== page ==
The second morph’s legs were on fire. As they watched it staggered, fell to its knees in a black cloud. Its hands caught fire when they touched the earth. It scrabbled in the smoke for a few seconds, then fell and began to roll, turning into a fireball as it did.

“Where are the horses?” shouted Tamsin.

“I don’t know. Ka! Where are they?”

There are no horses nearby,” said the little Wind.

“Come on.” Jordan ran around the long slope of the desal. Maybe the horses were on the other side.

“Look at the sky!”

He looked up, and staggered. The sky was a tangle of brilliant lines that were longer towards the horizon, foreshortened directly overhead. A mauve aurora pulsed there.

Tamsin sprinted ahead, wailing. Jordan put his head down and followed.

A low dark shape appeared as they rounded the far side of the desal. The horse was still on its feet, but only because its legs were locked. Its back was swayed and its belly hung low and trembled like a drop of dew about to fall from a leaf. Tamsin and Jordan slowed to a walk as they approached it.

Tamsin made a clucking sound, which normally would have made it prick up its ears. Jordan wasn’t sure which end was which, because it must have lowered its head; in any case, he saw no sign that it had heard her.

He stopped three meters away, when he realized that neither end of the creature had a head any longer.

Tamsin stopped too, and her hand crept to her face as she began to swear, quiet and urgently.

There was a withered thing hanging down one end of it, and a smaller withered thing on the other end. One of those might once have been its neck and head, but all flesh and liquid had been drained from it to fill the swelling belly. The skin had split in a dozen places there, and blood dripped steadily onto the sand under it.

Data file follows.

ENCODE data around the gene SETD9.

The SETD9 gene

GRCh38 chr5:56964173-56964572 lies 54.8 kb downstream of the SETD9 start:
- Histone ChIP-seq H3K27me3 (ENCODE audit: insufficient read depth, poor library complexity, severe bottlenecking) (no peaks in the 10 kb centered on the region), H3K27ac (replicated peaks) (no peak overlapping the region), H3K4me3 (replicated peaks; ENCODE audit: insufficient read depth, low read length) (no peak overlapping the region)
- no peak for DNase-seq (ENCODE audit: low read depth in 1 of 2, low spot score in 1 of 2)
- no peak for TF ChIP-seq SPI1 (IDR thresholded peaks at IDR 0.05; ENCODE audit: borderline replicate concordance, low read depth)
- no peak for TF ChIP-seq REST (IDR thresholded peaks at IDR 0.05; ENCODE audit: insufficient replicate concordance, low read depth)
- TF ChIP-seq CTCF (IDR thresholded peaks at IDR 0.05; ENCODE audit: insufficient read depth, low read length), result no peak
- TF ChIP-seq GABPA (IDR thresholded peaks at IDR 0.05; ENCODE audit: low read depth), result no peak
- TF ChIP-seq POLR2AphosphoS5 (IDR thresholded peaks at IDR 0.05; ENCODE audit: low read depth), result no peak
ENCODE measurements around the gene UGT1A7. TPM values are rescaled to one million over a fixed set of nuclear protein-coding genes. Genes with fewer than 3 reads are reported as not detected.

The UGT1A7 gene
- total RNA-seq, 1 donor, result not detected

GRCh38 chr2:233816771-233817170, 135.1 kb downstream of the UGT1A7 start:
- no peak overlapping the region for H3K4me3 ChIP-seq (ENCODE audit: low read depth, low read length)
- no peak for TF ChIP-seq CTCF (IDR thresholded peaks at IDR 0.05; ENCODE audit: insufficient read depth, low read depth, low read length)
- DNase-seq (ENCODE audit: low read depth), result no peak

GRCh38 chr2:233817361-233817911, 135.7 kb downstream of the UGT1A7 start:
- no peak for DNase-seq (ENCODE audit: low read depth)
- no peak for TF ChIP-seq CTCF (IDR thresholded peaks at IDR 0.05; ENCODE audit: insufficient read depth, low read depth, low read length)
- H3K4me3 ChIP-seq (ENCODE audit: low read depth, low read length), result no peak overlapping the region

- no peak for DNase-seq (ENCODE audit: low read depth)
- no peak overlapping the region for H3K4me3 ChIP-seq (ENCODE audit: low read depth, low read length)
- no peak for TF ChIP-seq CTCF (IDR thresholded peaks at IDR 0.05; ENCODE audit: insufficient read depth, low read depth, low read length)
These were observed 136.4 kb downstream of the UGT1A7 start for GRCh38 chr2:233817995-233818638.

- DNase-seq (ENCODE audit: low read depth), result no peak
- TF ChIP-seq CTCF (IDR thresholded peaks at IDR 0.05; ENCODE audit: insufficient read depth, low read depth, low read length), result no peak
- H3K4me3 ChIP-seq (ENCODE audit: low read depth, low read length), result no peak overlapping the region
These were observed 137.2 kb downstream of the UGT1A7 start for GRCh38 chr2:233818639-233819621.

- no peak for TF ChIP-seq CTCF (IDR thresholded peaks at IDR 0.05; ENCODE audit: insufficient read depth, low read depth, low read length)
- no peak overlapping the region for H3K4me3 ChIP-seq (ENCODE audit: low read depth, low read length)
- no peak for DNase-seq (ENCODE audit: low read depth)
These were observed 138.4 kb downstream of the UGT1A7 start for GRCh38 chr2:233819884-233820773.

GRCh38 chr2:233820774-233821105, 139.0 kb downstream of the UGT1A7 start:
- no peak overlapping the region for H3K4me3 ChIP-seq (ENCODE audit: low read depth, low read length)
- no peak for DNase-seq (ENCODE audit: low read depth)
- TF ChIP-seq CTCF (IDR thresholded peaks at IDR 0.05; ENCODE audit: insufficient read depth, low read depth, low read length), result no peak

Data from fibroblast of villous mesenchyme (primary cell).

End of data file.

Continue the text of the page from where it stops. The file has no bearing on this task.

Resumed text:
Blood… Jordan raised his hands, and in the strange auroral light saw that they were smeared with dark stains. He sniffed his palms.

“Oh, shit.” He grabbed Tamsin’s shoulder. “Run. Now!”

As she turned away, the belly of what had once been a horse split like an overripe fruit. In a gush of blood and half-digested organs, two newborn morphs slid to the ground.

The four locked legs of the horse now held up nothing but an empty bag of skin, like some bizarre tent over the coughing morphs. One after the other they crawled out of the entrails and steaming offal, and opened new eyes that hunted the darkness until they found Jordan.

He ran. Panic clamored at him, but he knew if he gave in to it now both he and Tamsin would die. The sky was opening, with a light like the coming of dawn. The morphs would keep coming, and he knew they would not be tricked by the burning ground again.

“Ka! Call the desal! We need shelter! Please!”

Tamsin was half-way up the slope of the desal. She seemed intent on getting as high as she could, or maybe she was just running. He followed, trying not to listen to the wet sounds of the morphs coming after him.

When the slope got too steep, Tamsin stopped and fell back, swaying. He reached her side and panted, “There! See that door?” About five meters away, lower on the slope, faint lines formed a square. “We have to get the desal to open it. Ka!”

I shall ask.”

They ran down to the square, and now he could see the morph he had stranded in burning ground earlier had found its way out, and was coming round from the other side. Behind the two new ones had learned to walk, in a manner of speaking, and were closing in as well.

“Ka! Ask now!

I am doing so.

“Stand on it.” He stepped onto the square. They were at quite a height here, and the slope was nearly forty-five degrees. He had to crouch to keep his footing. Tamsin edged down next to him.

“What are we doing?” she said, her voice rising in panic.

“Nothing, I guess,” he said as the first morph stepped onto the square with them.

Then he was falling, and for a second he glimpsed towers of fire standing among the stars, before blackness enfolded them.